That said, I love the new iPod nano colors, the new iPod touch hardware changes and pricing, and the new visualizer in iTunes 8. I’m not a fan of the nano’s new edges, the touch’s still too-low capacities, or the sense that iTunes is getting more cluttered and confusing with every version. I really think that Apple needs to go back to the elegance and ‘it just works’ philosophy that made its computers and iPods great, and soon.”

Jesse Hollington, Contributing Editor, Canada: “As has been the case for the past several iPod events, I found the new hardware to be somewhat underwhelming, perhaps illustrating that Apple is reaching the limits of what they’re willing to do with the iPod family. Improvements now seem incremental rather than groundbreaking, and I think the death knell has now been sounded for the iPod classic. In the same vein, iTunes 8 is also really just an incremental upgrade from a features point of view, adding a bit of new eye candy and the Genius feature, and finally adding long-overdue features to improve tag editing. All in all the announcements were good but certainly not great.”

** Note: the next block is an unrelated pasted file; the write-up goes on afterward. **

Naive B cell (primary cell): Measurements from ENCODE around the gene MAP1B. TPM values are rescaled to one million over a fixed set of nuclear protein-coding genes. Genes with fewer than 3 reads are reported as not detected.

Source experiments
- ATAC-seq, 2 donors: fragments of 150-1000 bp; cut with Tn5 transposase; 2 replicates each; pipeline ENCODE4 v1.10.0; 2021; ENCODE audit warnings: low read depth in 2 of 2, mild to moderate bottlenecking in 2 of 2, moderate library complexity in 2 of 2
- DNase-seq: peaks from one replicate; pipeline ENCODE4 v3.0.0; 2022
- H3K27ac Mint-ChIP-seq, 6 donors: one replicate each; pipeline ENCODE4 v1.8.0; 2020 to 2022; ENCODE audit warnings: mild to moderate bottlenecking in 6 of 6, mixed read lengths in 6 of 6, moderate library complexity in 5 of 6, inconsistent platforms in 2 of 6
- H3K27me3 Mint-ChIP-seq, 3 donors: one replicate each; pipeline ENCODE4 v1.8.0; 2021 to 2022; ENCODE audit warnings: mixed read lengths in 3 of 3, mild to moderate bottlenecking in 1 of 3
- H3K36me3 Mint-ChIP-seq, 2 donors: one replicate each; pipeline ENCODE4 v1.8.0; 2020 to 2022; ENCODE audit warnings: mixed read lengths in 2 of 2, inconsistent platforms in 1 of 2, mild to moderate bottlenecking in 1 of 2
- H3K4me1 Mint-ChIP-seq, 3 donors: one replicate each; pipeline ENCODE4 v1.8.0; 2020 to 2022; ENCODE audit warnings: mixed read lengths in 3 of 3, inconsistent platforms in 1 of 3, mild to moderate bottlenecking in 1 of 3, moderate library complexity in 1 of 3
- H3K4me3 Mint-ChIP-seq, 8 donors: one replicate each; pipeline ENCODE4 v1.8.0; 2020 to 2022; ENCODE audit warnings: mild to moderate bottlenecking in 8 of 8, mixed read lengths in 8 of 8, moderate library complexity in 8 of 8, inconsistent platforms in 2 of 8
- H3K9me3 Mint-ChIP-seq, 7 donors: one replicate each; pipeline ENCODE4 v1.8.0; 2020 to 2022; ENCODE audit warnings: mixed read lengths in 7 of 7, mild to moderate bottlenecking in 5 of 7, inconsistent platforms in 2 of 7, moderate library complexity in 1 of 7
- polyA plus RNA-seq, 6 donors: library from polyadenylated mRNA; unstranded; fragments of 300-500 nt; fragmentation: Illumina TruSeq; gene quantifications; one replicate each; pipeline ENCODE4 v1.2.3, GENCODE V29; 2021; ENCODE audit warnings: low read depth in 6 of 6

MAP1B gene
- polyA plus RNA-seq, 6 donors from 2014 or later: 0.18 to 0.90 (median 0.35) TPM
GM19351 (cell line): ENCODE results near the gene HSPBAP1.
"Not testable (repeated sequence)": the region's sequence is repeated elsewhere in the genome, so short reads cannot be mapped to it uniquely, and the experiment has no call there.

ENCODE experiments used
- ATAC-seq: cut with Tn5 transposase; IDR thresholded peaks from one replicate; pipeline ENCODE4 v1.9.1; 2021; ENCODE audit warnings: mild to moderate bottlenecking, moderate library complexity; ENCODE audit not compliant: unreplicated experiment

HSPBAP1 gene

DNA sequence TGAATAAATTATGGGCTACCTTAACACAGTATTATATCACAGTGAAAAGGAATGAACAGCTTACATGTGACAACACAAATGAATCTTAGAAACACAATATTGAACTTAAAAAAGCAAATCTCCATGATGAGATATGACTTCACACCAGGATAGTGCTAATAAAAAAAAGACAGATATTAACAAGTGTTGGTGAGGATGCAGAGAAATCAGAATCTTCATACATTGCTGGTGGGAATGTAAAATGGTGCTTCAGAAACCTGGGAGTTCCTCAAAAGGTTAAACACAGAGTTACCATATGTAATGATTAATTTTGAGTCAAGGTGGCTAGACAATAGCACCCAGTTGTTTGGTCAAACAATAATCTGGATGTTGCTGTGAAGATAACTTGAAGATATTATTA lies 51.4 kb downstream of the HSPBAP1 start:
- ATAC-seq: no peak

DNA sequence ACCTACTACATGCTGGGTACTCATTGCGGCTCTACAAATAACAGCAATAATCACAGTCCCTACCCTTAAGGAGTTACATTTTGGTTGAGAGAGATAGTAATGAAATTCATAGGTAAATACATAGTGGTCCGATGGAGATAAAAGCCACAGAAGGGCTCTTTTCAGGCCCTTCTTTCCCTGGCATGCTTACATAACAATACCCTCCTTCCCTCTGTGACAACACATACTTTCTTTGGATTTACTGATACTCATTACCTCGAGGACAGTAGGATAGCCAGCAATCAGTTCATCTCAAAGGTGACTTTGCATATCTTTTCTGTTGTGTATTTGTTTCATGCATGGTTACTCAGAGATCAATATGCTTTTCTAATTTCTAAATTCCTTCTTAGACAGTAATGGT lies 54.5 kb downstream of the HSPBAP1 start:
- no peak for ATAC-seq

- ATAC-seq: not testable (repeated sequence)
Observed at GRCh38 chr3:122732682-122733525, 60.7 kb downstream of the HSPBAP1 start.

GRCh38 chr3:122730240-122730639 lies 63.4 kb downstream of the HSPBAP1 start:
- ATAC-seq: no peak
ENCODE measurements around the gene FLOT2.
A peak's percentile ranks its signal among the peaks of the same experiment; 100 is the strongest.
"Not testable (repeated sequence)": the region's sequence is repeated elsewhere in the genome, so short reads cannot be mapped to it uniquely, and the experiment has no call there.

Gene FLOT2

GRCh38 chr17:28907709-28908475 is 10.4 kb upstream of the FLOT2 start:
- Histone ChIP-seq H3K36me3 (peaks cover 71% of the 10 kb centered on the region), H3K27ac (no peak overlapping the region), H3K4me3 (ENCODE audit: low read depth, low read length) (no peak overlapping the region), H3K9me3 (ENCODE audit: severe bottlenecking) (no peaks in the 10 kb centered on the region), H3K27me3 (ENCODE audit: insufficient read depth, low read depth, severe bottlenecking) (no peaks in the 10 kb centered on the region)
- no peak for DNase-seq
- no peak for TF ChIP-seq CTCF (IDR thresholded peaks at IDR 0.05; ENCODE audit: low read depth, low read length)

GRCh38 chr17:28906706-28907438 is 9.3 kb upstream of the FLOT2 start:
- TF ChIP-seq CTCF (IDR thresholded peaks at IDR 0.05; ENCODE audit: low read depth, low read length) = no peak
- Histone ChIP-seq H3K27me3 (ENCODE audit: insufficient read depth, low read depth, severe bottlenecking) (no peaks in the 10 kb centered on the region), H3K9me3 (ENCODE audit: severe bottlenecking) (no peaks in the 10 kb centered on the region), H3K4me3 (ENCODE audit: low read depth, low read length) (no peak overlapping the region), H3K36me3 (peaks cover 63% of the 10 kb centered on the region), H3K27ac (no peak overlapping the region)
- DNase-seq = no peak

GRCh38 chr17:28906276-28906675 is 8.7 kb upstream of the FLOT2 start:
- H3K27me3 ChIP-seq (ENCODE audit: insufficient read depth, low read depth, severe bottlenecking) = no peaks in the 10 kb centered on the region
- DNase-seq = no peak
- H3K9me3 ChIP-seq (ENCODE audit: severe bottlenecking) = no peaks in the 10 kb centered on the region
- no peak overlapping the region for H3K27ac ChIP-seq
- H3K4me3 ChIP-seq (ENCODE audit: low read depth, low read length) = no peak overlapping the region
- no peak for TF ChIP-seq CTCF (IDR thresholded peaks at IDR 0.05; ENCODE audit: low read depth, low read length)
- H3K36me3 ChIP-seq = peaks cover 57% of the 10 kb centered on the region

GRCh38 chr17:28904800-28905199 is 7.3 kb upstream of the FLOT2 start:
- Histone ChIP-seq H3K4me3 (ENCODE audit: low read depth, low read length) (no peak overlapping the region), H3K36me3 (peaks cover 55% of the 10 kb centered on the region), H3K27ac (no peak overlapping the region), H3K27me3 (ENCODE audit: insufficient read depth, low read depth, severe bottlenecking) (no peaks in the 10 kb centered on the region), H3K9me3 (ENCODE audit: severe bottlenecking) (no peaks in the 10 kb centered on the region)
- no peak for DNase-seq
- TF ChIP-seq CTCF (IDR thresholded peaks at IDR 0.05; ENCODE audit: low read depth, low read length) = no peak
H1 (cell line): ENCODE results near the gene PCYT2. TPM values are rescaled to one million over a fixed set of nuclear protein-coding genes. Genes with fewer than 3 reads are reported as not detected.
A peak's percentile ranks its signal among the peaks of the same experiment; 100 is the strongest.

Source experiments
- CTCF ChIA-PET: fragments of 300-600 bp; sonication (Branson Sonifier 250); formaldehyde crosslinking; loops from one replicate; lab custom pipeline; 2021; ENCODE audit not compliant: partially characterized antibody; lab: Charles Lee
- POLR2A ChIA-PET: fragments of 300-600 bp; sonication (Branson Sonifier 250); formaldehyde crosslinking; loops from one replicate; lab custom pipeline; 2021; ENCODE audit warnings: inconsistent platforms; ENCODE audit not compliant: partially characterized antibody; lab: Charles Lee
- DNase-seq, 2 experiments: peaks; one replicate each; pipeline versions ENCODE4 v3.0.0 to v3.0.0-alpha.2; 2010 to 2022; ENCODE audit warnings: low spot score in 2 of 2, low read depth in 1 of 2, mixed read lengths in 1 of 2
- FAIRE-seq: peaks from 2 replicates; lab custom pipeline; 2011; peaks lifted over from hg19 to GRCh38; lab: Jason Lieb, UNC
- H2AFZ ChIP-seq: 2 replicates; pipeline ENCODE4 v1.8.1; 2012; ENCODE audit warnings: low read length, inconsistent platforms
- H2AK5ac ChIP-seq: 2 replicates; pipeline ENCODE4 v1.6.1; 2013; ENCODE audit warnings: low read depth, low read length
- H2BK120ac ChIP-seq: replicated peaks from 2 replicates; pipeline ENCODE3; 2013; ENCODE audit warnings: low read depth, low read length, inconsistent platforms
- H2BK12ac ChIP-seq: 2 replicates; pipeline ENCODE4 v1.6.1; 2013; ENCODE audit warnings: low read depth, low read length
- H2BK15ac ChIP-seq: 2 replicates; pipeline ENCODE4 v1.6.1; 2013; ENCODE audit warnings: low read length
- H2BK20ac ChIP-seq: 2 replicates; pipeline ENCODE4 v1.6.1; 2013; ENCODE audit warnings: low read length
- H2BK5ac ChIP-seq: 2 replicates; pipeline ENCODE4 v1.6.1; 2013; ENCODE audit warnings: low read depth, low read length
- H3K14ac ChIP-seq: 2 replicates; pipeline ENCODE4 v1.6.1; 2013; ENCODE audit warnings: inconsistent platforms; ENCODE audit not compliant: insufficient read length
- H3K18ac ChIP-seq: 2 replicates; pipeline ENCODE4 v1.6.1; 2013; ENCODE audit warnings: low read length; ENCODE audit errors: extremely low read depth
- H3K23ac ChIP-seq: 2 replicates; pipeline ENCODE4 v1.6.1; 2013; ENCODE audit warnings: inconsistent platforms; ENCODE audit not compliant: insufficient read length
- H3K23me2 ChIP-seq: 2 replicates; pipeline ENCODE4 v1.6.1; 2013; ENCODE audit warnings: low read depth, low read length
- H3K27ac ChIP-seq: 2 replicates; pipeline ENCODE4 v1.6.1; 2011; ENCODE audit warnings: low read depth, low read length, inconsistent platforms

Dennis Lloyd, Publisher, United States: “For me the event was a bit underwhelming, but those wanting a new iPod might have just found the event they were waiting for. The iPod nano is a great first iPod; Apple will sell millions this holiday season. The colors are hot, the gimmicky shake-to-shuffle feature is fun, and the Genius feature should get them buying more music in the iTunes Store. The form factor is nice, the all curved surface feels good in the hand and I’ve always liked the candy bar shape of older generation nanos. The iPod touch got some nice upgrades and starting at $229 it’s easier to get all the iPhone goodness sans phone; if you want an iPod will all the bells and whistles, the touch is it. The one thing I’m having fun with is iTunes Genius. I’ve used other song recommendation software in the past, but having it integrated within iTunes is surprising me with new music. I’ve even created playlists from songs I’ve forgotten about or haven’t listened to for a long time. Music recycling is good.”

Bob Levens, Contributing Editor, United Kingdom: “Underwhelming is a word I heard used quite a bit to describe this latest Apple event. They have added volume controls and a speaker to the latest iPod touch, something it should have had from day one. Quite why they added the curved back I don’t know - it will make applying films a real pain. The new nano I can’t really get excited about. It’s another nano. Oh, if you shake it it goes into shuffle mode…

The Genius auto playlists addition to iTunes 8: do I really want to be sending any more info than I need to Apple? When I am forced to upgrade to iTunes 8 it will be one function of iTunes that will stay firmly turned off. So for me, underwhelming is a good choice of word.”